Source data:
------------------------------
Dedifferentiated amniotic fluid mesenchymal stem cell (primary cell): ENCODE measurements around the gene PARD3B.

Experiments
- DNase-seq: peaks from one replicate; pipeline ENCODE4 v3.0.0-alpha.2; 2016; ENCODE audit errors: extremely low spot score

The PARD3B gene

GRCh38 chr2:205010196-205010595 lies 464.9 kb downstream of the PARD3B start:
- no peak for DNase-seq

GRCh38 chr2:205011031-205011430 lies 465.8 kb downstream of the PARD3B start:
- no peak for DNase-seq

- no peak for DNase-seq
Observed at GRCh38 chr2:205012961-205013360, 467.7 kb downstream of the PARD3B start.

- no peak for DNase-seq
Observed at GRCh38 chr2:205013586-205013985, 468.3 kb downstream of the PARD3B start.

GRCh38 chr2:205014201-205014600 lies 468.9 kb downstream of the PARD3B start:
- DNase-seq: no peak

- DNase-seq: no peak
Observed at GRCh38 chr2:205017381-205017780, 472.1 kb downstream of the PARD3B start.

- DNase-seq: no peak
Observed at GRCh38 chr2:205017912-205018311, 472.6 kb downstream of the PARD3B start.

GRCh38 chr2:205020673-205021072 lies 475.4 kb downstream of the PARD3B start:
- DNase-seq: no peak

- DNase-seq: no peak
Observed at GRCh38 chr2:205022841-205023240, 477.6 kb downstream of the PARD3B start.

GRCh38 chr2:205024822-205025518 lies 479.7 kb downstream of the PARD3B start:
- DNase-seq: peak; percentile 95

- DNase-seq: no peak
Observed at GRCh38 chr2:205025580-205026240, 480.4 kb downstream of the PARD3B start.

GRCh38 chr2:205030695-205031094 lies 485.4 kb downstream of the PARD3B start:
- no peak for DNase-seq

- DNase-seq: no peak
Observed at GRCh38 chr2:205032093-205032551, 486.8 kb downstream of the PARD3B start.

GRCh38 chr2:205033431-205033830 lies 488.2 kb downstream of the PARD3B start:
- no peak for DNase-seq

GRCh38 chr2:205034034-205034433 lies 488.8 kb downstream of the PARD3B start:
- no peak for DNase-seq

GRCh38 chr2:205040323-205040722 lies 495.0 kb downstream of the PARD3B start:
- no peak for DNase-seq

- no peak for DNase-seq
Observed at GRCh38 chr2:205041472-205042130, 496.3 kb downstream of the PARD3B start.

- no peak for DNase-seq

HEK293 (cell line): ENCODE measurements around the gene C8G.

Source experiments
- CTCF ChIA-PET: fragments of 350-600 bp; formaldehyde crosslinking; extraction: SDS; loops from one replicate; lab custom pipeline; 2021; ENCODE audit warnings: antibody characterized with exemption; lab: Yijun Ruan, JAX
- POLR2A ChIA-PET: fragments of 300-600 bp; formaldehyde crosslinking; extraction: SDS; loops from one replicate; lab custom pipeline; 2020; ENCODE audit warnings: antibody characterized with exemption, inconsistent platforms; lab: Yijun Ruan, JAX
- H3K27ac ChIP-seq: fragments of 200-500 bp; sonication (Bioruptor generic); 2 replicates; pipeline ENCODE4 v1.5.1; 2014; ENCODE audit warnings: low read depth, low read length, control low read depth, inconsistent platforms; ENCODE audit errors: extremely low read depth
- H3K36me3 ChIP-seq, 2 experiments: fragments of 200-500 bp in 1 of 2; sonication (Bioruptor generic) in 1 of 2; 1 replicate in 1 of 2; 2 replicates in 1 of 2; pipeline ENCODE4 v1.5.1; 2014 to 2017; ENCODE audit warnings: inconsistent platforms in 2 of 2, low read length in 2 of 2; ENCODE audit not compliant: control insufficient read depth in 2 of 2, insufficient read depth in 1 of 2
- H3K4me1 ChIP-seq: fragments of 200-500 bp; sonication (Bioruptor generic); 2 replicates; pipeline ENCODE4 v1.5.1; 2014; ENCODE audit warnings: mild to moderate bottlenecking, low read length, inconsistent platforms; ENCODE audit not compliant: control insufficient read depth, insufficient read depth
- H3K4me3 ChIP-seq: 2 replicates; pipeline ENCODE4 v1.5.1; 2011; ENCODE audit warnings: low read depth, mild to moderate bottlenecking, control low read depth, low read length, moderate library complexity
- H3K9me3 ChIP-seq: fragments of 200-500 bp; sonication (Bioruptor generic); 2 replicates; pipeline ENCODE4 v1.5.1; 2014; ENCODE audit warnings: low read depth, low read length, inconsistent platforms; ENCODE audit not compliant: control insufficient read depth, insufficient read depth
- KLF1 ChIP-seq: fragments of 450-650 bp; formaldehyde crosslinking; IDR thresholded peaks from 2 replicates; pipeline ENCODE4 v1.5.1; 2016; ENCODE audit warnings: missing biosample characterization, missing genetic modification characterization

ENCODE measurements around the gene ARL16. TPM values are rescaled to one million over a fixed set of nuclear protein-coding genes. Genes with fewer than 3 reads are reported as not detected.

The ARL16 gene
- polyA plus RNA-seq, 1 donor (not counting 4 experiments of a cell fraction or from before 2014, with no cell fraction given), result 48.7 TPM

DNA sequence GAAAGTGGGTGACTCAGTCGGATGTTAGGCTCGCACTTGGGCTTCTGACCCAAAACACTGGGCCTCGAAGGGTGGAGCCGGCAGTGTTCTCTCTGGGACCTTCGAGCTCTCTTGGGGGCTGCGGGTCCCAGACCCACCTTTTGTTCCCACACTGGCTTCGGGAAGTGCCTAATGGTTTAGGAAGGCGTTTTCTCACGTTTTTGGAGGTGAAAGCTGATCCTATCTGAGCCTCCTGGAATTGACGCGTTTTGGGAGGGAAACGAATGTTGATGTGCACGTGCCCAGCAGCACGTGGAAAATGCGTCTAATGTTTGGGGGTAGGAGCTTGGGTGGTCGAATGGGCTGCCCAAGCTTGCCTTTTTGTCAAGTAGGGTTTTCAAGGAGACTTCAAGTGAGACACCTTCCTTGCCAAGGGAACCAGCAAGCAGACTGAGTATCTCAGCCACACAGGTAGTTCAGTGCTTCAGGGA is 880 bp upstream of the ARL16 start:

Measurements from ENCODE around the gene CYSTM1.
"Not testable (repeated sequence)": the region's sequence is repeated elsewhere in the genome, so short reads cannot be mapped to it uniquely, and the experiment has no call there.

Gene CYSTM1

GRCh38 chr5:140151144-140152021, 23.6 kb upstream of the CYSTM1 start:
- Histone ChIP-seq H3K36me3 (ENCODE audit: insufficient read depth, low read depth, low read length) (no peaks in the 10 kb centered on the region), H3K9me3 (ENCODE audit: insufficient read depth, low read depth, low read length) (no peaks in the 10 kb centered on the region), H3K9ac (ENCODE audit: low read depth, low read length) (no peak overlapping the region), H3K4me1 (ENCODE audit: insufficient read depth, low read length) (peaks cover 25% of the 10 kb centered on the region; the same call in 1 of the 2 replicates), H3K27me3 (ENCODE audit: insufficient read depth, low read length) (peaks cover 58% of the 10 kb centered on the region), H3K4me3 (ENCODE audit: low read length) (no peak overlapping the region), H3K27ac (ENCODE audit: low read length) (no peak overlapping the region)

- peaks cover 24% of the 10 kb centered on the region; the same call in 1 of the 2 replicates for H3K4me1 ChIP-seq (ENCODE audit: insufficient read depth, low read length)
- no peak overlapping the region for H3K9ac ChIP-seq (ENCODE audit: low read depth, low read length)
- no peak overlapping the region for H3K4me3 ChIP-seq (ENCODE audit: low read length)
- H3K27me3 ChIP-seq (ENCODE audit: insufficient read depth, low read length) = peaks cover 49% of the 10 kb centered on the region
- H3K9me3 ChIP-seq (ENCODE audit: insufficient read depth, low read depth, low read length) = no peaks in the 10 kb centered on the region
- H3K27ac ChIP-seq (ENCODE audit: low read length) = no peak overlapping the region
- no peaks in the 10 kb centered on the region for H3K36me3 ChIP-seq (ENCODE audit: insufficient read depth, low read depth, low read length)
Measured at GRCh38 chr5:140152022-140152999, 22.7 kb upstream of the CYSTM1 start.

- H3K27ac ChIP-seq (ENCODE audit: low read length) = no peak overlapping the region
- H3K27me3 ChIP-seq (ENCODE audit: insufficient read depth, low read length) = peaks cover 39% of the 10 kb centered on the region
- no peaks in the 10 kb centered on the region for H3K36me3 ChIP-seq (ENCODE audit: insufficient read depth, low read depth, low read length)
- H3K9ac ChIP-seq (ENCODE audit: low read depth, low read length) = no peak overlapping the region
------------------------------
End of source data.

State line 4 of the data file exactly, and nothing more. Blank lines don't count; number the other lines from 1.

The PARD3B gene